In addition, we discussed how “checking in” or monitoring a situation while out on a Friday night does not suggest a negative assumption regarding the personality of the participants – rather, this intervention represents our responsibility to create a Community of Care, in addition to upholding the Community of Trust we all value so highly. We learned that the three D’s of intervention are: (1) Direct: check on individuals involved; (2) Delegate: get someone else to step in; (3) Distract: create a diversion to diffuse the situation.
The Overview Talk was personal for me, as I am active in the sexual assault advocacy community through Take Back the Night, and one of my undergraduate majors, Women’s Studies. The main objective of Green Dot is to encourage students to proactively, and retroactively as needed, diffuse Red Dot situations and eliminate the social acceptance of Red Dot behaviors.
Looking at a map of Grounds filled with green dots superimposed onto red dots, I found myself feeling thankful for the positive, safe environment provided by Hillel staff at the Brody Jewish Center. Next steps include extending this feeling of community and safety to all of Grounds. I realize now, as a fourth year, how integral the wonderful, secure community of Hillel has been for me throughout college.
Moving forward, I hope you will keep an eye out – we will host a separate Ask Big Questions discussion on the intersection of Judaism, communal responsibility, and bystander intervention on Grounds later this semester!
Class of 2015
Before the speeches and activities began, we sat down for lunch, and I was able to meet a few of the Israelis. This winter I traveled to Israel on Birthright with Hillel at UVa, and we were able to bond about the experience- we even had mutual friends on Facebook (insert Jewish geography joke)! I’ve always been impressed with the way Israelis carry themselves, specifically in their levels of maturity. I spoke with one of the Israelis named Or, who is also a brother of AEPi at IDC Herzliya. We came to the conclusion that because of the lifestyle they live in Israel – with the army and the type of people – there is an emphasis on independence and early learning. He said that in the army you learn things that cannot be taught in school like meaningful lessons in accountability and responsibility.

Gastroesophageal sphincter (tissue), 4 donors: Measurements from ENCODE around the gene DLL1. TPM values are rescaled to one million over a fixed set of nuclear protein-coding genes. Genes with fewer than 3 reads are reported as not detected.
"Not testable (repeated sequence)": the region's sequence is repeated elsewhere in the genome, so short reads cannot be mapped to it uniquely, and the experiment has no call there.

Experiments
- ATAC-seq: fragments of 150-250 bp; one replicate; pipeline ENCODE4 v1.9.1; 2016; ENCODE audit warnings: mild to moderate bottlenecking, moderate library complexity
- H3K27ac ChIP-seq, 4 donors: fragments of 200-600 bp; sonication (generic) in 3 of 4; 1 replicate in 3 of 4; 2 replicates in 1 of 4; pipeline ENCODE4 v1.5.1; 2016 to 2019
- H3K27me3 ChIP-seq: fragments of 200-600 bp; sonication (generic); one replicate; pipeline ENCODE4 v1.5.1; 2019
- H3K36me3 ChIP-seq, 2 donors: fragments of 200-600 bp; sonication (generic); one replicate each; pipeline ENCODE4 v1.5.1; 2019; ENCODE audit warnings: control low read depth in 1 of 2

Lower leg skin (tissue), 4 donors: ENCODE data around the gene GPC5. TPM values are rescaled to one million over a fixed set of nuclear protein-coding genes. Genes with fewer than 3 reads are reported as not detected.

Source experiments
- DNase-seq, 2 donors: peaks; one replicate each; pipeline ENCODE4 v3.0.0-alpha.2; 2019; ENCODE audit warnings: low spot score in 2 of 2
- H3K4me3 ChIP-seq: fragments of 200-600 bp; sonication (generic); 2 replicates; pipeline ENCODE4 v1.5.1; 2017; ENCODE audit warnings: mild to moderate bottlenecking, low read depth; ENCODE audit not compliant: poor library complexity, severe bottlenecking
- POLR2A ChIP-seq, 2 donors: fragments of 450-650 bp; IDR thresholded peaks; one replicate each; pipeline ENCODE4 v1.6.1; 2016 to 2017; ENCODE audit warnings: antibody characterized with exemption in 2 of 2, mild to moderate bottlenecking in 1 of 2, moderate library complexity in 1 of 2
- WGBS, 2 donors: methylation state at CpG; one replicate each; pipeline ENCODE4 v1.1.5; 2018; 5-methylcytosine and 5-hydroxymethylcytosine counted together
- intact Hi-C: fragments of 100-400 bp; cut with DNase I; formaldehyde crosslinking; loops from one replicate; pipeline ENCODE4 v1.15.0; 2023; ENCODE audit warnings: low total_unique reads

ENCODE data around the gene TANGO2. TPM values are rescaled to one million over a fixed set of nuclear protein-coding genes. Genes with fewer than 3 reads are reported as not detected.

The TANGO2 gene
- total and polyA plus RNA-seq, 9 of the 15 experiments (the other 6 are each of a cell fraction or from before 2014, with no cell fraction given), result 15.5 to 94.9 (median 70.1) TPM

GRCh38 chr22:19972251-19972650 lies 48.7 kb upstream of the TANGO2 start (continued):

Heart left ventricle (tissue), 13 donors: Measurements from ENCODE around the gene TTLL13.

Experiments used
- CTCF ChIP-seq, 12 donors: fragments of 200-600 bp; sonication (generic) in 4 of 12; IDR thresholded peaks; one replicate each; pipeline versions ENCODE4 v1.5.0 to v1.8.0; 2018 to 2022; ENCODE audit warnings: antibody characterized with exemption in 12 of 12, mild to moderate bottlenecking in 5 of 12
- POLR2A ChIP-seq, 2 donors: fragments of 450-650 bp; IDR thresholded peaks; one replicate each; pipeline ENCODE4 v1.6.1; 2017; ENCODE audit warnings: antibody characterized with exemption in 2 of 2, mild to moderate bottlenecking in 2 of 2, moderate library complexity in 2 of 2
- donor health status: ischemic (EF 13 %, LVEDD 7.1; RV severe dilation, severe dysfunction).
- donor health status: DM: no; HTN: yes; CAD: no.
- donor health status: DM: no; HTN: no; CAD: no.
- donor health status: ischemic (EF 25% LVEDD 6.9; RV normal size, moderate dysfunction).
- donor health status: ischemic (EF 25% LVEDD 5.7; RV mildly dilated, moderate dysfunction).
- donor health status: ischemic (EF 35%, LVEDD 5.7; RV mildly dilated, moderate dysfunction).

Later, I sat down with two Israelis, Dor and Avi, for an activity that involved depicting America or Israel through the others’ eyes. Dor and Avi spoke about what they thought America meant to them, their parents, their friends and to Americans, and I did the same for Israel. They shared the typical stereotypes of college parties and big business, but they also pointed out some more interesting complexities of American culture. Seeing that they do not see every piece of American news, they focused on the bigger, controversial stories as thematic of American culture. Things like race, the two party system and safety. I went on to describe my sentiments toward Israel and how much it means to my family living in America and in Israel. Dor, Avi and I really bonded over our shared passion for Israel, and it made me remember the great times I had this winter on Birthright. Overall, I was so excited to help host this group of Israelis and I hope they come back soon!
Class of 2017
The Brody Jewish Center, Hillel at the University of Virginia, is the focal point in a renaissance of Jewish life for the 1,800 Jewish students on Grounds.